183 F2d 281 Blum v. Commissioner of Internal Revenue
183 F.2d 281
COMMISSIONER OF INTERNAL REVENUE.
United States Court of Appeals Third Circuit.
Argued January 3, 1950.
Decided June 30, 1950.
Earl G. Harrison, Philadelphia, Pa. (Fred L. Rosenbloom, Thomas P. Glassmoyer, Philadelphia, Pa., Schnader, Harrison, Segal & Lewis, Philadelphia, Pa., on the brief), for petitioner.
Melva M. Graney, Washington, D. C. (Theron Lamar Caudle, Assistant Attorney General, Ellis N. Slack, Special Assistant to the Attorney General, on the brief), for respondent.
Before BIGGS, Chief Judge, and MARIS and KALODNER, Circuit Judges.
KALODNER, Circuit Judge.
These appeals are from the decision of the Tax Court.
The question presented is whether periodical payments to the petitioner ("taxpayer") of a percentage of a manufacturing corporation's net sales of certain products were compensation taxable as ordinary income or whether they were consideration paid for the sale of several patents constituting capital assets and as such taxable as long-term capital gains.
The answer depends on whether the taxpayer "sold" the patents to the maker of the payments, Henry Disston & Sons, Inc., ("Company") or whether the patents already belonged to the latter and taxpayer was merely receiving commissions under the employment contract he had with Company.
The Tax Court held the patents involved were the exclusive property of the Company and that taxpayer's only interest was to receive compensation and accordingly the payments constituted ordinary income.
The facts found by the Tax Court1 may be summarized as follows:
Taxpayer, an American citizen residing in Philadelphia, Pennsylvania, received a mechanical engineering degree in 1900 and worked as a mechanical engineer in Austria, Germany and Russia. He served with different companies, as engineer, in the manufacture of various kinds of mechanical products. He came to this country in 1913 and worked as a consulting engineer specializing in Diesel engines and electric melting plants.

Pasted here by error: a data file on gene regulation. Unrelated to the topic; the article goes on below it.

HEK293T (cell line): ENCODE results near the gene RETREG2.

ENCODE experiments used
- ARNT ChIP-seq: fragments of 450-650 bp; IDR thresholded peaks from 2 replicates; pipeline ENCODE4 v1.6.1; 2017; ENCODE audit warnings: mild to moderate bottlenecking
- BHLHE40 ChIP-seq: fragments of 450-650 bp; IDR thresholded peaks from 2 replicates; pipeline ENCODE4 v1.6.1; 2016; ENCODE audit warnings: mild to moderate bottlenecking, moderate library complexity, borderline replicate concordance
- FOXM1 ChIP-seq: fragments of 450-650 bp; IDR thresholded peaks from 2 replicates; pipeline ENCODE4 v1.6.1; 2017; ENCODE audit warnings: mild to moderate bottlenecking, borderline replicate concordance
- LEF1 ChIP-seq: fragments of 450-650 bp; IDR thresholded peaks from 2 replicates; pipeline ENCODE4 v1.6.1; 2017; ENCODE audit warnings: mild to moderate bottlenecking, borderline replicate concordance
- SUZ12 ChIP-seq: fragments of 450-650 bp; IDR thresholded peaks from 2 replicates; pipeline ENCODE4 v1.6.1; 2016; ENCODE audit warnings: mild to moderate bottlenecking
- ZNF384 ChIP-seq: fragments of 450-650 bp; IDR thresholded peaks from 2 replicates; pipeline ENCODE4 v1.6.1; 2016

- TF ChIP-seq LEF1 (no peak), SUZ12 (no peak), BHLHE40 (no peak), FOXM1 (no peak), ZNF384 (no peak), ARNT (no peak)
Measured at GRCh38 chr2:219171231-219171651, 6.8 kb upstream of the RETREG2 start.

In the early part of 1916, taxpayer was engaged by Company, a Pennsylvania corporation, as chief engineer and technical advisor. In this capacity he designed and supervised the construction of a steel plant with an electric furnace and was also engaged in all other branches of the Company's business. In 1925 or 1926, taxpayer was elected to the board of directors of the Company, which office he held until November, 1926. He was discharged as an employee of the Company early in 1926 as a result of friction between him and one of the vice-presidents of the Company.
In 1929, taxpayer went to Europe in search of machines and other mechanical devices which could be adapted for use in the American field. Among those located by taxpayer was a power chain saw, in which he became particularly interested because of its labor-saving possibilities. On his return to this country in January, 1932, he met the former president of the Company and, as a result, entered into a contract of employment with the Company and reported to it upon a number of products which he had located in his European travel which he thought the Company could manufacture at a profit for the American market.
Upon returning from Europe, taxpayer took up the work of attempting to adapt the various products above mentioned, including the Mafell type of chain saw, to the American market. Little progress was made and taxpayer became dissatisfied, believing that the Company should spend more money in the attempt to achieve the desired result. Finally, on March 31, 1933, taxpayer and the Company executed mutual releases from any and all obligations arising under their previous contract and on the same day executed a new contract of employment prepared by the attorneys of the Company and accepted by taxpayer who was not represented by counsel. This contract was in the form of a letter reading as follows:
"March 31, 1933. "Mr. Arthur N. Blum "Philadelphia, Pa.
"You are hereby employed, beginning April 1, 1933, for one month, at a salary of $500.00 per month. You are to perform whatever duties are assigned to you by any of the executive officers of this company, and you are to give your full time and attention to those duties. You are also to be subject to any reductions in salary that the Board of Directors or the officers of the Company may see fit to make among the employes. This contract of employment shall continue from month to month but either you or the Company have the right at the end of any calendar month to give thirty days' written notice to the other that the contract is to terminate at the expiration of thirty days from the date when the notice is given and said contract shall, without further action, terminate at the expiration of the thirty days from the time the said written notice is given.
"In case this Company decides to manufacture and sell Chain Saws of the Mafell type, which are developed and made suitable for use in the United States through your own efforts or under your supervision, you are to be paid a commission equal to 2½% percent on the net sales price, when and as the money is received from the sales of the saws, for a period of five years, providing the Company continues to manufacture and sell the saws for that length of time. If you secure a patent for and on behalf of the Company, then the commission is to continue during the life of the patent, providing the Company continues to manufacture and sell the saws for that length of time, it being understood that nothing in this letter is to bind the Company to manufacture and sell the said Mafell type of Chain Saws for any length of time.